In my experience, many people find it hard to leave money in plain savings accounts. Psychologically, they feel like their money isn’t working for them because interest rates are so low. They see the interest they’re paying on debt like student loans or the potential interest they can get in the market through their 401(k) or other retirement plans and it’s easy to feel the urge to put the money somewhere to avoid the temptation to spend money that doesn’t seem to be doing much for them.
Because of the prevalence of high student loan debt and article upon article that speak to how often this debt translates into putting off starting families and buying real estate, the impulse for many seems to be to put as much of their extra cash towards this debt as possible.
This might be a mistake for some people, and here is why:
You don’t win the money game by eliminating debt the fastest- it's often better to use debt strategically to build wealth more efficiently. Paying down debt is part of this- but not the only consideration.
The first step to being able to build wealth efficiently is having liquid cash in an emergency fund so that an unexpected bill doesn’t get in the way of your longer term strategy by forcing you to pull out your high interest credit card or cash out your retirement savings with a penalty. Even high student loan interest rates are usually lower than the lowest available credit card rates and the 10% penalty on an early retirement plan withdrawal. Add to that the fact that some individuals can deduct their student loan interest and the concept of building an emergency fund of even a few thousand dollars becomes even more attractive.
Those with substantial emergency funds and no high interest non-student loan debt should still think twice about sending all their extra dollars towards their debt because in paying off that debt they are losing the ability to benefit from potential growth in both the stock market an real estate market – both of which (if planned properly) can have the potential to increase tax benefits and contribute to a higher net worth than simply paying down the debt would have. At the end of the day, having a single focus in any one area can translate into a lack of diversification and low liquidity both of which can result in missed opportunities and less cash in your pocket.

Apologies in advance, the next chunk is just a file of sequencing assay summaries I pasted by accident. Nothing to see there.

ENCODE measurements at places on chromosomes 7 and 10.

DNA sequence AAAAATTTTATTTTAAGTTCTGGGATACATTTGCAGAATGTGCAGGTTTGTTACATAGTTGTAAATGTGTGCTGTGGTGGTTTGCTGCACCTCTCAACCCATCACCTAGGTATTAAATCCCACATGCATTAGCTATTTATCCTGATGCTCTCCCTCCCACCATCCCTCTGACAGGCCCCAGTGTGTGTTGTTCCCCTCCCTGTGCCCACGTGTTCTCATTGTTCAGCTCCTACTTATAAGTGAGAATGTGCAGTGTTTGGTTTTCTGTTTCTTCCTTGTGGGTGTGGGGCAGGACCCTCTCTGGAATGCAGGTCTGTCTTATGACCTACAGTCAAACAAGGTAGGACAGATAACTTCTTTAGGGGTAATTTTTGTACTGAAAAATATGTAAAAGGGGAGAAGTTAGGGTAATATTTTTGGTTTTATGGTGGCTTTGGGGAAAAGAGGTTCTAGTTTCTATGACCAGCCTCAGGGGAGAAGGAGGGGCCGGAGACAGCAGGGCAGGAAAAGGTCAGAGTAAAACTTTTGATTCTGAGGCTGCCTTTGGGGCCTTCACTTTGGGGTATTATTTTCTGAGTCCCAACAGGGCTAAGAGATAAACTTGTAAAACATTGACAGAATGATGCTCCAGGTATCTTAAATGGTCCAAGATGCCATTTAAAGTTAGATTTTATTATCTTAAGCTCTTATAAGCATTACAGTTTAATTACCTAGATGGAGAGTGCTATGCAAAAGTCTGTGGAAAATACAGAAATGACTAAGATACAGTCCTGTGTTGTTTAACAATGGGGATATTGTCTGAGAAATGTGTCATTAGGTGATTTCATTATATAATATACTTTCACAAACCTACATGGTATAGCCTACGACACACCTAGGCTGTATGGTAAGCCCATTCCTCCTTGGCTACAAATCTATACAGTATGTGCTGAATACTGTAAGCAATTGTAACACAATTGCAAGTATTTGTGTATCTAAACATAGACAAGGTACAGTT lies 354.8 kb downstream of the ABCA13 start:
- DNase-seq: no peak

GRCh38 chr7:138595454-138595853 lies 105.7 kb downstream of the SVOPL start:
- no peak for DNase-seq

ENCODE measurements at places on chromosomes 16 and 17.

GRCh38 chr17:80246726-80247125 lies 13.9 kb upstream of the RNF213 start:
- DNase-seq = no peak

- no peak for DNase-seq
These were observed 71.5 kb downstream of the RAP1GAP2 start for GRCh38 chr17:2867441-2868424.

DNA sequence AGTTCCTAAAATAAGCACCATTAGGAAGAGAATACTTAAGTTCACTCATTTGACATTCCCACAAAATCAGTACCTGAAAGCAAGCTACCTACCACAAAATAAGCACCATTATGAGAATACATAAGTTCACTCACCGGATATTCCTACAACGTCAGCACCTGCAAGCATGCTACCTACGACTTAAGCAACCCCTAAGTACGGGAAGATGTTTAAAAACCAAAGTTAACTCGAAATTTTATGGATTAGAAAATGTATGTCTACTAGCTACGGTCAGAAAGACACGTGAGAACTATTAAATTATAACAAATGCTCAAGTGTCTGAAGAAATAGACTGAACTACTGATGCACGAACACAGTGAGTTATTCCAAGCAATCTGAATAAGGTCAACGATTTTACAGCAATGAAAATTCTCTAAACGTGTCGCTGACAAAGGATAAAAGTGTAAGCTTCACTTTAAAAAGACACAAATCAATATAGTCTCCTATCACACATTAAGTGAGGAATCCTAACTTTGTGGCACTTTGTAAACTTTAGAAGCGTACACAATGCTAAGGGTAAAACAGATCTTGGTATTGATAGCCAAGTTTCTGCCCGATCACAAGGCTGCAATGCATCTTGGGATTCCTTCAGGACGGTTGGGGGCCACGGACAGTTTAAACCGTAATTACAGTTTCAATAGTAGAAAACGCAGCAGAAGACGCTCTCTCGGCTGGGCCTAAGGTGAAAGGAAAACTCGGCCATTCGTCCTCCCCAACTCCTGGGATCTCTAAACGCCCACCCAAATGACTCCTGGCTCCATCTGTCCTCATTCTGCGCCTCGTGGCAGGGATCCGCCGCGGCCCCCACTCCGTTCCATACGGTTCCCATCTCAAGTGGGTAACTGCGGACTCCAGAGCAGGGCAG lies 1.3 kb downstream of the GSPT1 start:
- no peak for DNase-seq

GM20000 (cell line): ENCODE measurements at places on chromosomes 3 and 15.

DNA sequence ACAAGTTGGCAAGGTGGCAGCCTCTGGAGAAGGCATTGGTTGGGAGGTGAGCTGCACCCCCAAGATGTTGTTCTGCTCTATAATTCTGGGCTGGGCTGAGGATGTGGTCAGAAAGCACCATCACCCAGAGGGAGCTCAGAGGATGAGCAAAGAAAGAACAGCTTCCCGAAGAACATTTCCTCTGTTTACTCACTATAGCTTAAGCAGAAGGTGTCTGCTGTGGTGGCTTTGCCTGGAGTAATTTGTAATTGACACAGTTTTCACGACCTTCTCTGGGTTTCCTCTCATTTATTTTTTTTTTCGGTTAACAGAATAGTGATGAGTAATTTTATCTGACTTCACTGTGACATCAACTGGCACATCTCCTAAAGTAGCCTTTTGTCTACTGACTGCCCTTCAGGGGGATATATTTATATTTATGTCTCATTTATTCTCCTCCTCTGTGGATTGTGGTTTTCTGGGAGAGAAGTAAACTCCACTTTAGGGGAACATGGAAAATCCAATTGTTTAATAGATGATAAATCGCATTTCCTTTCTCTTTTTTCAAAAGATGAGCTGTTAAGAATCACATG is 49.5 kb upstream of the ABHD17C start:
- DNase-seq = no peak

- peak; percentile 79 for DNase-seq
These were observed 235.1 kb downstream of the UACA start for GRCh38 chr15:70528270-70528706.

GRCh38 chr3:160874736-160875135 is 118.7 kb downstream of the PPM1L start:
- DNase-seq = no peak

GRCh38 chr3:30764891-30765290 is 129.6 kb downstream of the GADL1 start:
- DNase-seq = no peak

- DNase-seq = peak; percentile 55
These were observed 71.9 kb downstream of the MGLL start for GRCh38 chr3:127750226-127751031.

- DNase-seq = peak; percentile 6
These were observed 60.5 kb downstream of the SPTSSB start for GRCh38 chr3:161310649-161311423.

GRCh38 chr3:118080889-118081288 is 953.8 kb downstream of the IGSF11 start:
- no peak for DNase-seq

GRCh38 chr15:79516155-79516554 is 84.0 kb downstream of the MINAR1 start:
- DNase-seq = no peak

Is this you?
Take baby steps and begin building an emergency fund. It doesn’t have to be fully funded at 3, 6, or 9 months of your expenses before you start paying extra towards debt or begin investing, but you should make sure you have a buffer based on what you’d likely need covered in an emergency. Then, consider contributing to retirement or a brokerage account while you’re continuing to round out your emergency fund and continue paying down debt. If you really don’t feel like you have the money to do all 3, take a hard look at your budget and cut something out. Even $20 per month invested is better than nothing in the long run.
The risk in choosing not to invest until you pay down debt is that may people consistently have debt throughout their lives. I can’t tell you how many 50-somethings have told me that they intended to start saving and investing but life got in the way and they always had debt for some reason or another. Making sure not to wait means this won’t happen to you.